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Does union membership really reduce job satisfaction?

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  • Alex Bryson
  • Lorenzo Cappellari
  • Claudio Lucifora

Abstract

We investigate the effect of union membership on job satisfaction. Whilst it is common to study the effects of union status on satisfaction treating individual membership as given, in this paper, we account for the endogenous selection induced by the sorting of workers into unionised jobs. Using linked employer-employee data from the 1998 British Workplace Employee Relations Survey, we address the question of how the membership decision is related to overall job satisfaction and to satisfaction with pay. Once the endogeneity of membership is accounted for, the marked difference in job satisfaction between unionised and non-unionised workers characterising raw data disappears, indicating that a selection effect, rather than a causal effect, explains the relationship.

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File URL: http://eprints.lse.ac.uk/20045/
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Bibliographic Info

Paper provided by London School of Economics and Political Science, LSE Library in its series LSE Research Online Documents on Economics with number 20045.

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Length: 32 pages
Date of creation: May 2003
Date of revision:
Handle: RePEc:ehl:lserod:20045

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Web page: http://www.lse.ac.uk/
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Keywords: Job satisfaction; Trade unions; Linked employer-employee data;

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References

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  1. Freeman, Richard B, 1978. "Job Satisfaction as an Economic Variable," American Economic Review, American Economic Association, vol. 68(2), pages 135-41, May.
  2. Kahneman, Daniel & Knetsch, Jack L & Thaler, Richard, 1986. "Fairness as a Constraint on Profit Seeking: Entitlements in the Market," American Economic Review, American Economic Association, vol. 76(4), pages 728-41, September.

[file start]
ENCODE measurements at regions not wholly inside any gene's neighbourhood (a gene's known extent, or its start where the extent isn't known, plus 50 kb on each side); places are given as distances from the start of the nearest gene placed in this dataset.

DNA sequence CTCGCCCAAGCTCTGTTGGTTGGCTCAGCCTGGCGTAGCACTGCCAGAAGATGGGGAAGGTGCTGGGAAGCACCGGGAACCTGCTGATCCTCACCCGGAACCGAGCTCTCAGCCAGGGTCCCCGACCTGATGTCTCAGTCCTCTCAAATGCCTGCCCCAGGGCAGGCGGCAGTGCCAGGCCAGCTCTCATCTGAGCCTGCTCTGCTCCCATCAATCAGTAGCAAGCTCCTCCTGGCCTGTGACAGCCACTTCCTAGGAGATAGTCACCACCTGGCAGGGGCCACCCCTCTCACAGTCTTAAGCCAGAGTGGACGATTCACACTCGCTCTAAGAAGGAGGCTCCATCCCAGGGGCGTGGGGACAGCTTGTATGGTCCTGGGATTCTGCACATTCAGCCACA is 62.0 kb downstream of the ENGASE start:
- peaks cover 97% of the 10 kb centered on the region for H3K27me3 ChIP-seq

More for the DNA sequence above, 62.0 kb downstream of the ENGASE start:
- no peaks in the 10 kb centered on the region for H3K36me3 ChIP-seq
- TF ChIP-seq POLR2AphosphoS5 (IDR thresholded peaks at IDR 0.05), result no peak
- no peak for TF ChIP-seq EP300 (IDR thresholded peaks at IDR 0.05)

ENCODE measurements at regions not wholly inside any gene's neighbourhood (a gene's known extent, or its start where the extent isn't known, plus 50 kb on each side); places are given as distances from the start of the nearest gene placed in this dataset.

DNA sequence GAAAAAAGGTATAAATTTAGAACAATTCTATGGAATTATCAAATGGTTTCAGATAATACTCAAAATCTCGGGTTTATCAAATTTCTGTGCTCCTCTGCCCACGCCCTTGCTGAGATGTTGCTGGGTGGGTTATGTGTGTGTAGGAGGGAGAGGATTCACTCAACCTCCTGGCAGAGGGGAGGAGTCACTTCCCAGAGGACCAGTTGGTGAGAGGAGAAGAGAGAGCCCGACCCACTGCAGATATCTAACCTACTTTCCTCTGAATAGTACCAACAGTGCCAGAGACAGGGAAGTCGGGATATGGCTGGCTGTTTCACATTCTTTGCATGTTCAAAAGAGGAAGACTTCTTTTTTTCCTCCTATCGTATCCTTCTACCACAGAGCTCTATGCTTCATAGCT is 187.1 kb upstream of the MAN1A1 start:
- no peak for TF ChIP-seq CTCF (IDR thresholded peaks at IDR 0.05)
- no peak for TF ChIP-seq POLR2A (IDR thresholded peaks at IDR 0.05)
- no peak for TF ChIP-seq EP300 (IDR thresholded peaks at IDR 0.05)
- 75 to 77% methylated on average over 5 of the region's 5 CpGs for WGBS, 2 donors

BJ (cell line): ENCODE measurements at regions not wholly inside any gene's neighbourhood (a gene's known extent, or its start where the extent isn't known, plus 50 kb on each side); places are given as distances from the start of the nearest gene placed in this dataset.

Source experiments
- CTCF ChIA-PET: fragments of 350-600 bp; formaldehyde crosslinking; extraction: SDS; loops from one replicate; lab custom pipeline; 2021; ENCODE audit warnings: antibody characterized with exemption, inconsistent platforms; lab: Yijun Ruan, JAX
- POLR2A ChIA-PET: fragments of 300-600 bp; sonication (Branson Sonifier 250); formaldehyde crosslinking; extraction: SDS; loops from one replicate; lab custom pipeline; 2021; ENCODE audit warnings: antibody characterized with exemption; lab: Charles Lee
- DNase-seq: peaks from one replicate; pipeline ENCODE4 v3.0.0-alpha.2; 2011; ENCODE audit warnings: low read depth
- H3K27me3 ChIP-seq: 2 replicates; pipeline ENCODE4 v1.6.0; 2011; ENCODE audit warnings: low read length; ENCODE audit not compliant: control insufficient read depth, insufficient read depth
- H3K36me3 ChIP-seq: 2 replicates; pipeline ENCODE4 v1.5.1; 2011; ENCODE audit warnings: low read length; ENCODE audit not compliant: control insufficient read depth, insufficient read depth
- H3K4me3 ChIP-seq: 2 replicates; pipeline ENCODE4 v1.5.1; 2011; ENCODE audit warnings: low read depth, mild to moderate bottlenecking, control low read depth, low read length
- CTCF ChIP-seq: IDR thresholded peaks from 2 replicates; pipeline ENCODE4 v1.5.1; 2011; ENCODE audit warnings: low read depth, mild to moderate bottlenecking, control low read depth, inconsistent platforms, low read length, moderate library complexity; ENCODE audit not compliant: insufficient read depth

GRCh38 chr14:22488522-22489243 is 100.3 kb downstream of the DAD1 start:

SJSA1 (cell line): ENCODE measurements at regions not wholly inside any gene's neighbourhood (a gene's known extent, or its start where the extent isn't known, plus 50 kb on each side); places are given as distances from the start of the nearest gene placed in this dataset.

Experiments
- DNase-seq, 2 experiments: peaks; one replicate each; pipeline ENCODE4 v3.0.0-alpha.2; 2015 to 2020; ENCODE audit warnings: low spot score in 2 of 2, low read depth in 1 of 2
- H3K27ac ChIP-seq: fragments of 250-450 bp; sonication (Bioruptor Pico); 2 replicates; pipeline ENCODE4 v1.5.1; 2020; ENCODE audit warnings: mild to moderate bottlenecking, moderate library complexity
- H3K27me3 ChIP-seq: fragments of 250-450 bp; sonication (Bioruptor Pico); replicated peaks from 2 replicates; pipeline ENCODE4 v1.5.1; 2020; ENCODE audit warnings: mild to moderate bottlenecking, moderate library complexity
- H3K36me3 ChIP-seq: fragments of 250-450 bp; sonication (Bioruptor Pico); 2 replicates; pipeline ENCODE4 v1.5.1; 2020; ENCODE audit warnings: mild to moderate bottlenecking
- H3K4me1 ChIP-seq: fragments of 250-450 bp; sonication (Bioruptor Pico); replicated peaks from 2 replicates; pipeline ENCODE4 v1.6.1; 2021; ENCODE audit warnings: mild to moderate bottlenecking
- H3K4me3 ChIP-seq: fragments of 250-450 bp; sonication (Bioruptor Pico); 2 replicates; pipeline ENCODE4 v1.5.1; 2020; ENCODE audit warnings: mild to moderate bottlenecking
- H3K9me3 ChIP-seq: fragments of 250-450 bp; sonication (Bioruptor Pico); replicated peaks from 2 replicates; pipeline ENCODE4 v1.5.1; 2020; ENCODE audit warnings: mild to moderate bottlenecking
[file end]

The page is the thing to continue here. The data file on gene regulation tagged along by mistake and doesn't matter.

3. George J. Borjas, 1979. "Job Satisfaction, Wages, and Unions," Journal of Human Resources, University of Wisconsin Press, vol. 14(1), pages 21-40.
  4. Clark, Andrew E. & Oswald, Andrew J., 1994. "Satisfaction and comparison income," CEPREMAP Working Papers (Couverture Orange) 9408, CEPREMAP.
  5. Alex Bryson, 2002. "The union membership wage premium: an analysis using propensity score matching," LSE Research Online Documents on Economics 4953, London School of Economics and Political Science, LSE Library.
  6. Clark, Andrew E. & Oswald, Andrew J., 1998. "Comparison-concave utility and following behaviour in social and economic settings," Journal of Public Economics, Elsevier, vol. 70(1), pages 133-155, October.
  7. Lorenzo Cappellari & Claudio Lucifora & Giulio Piccirilli, 2004. "Union Activism, Workers' Satisfaction and Organizational Change," LABOUR, CEIS, vol. 18(1), pages 1-28, 03.
  8. Miller, Paul W, 1990. "Trade Unions and Job Satisfaction," Australian Economic Papers, Wiley Blackwell, vol. 29(55), pages 226-48, December.
  9. Jovanovic, Boyan, 1979. "Job Matching and the Theory of Turnover," Journal of Political Economy, University of Chicago Press, vol. 87(5), pages 972-90, October.
  10. Joni Hersch & Joe A. Stone, 1990. "Is Union Job Dissatisfaction Real?," Journal of Human Resources, University of Wisconsin Press, vol. 25(4).
  11. repec:fth:prinin:452 is not listed on IDEAS
  12. Keith A. Bender & Peter J. Sloane, 1998. "Job satisfaction, trade unions, and exit-voice revisited," Industrial and Labor Relations Review, ILR Review, Cornell University, ILR School, vol. 51(2), pages 222-240, January.
  13. Burdett, Kenneth & Mortensen, Dale T, 1998. "Wage Differentials, Employer Size, and Unemployment," International Economic Review, Department of Economics, University of Pennsylvania and Osaka University Institute of Social and Economic Research Association, vol. 39(2), pages 257-73, May.
  14. Michael E. Gordon & Angelo S. Denisi, 1995. "A re-examination of the relationship between union membership and job satisfaction," Industrial and Labor Relations Review, ILR Review, Cornell University, ILR School, vol. 48(2), pages 222-236, January.
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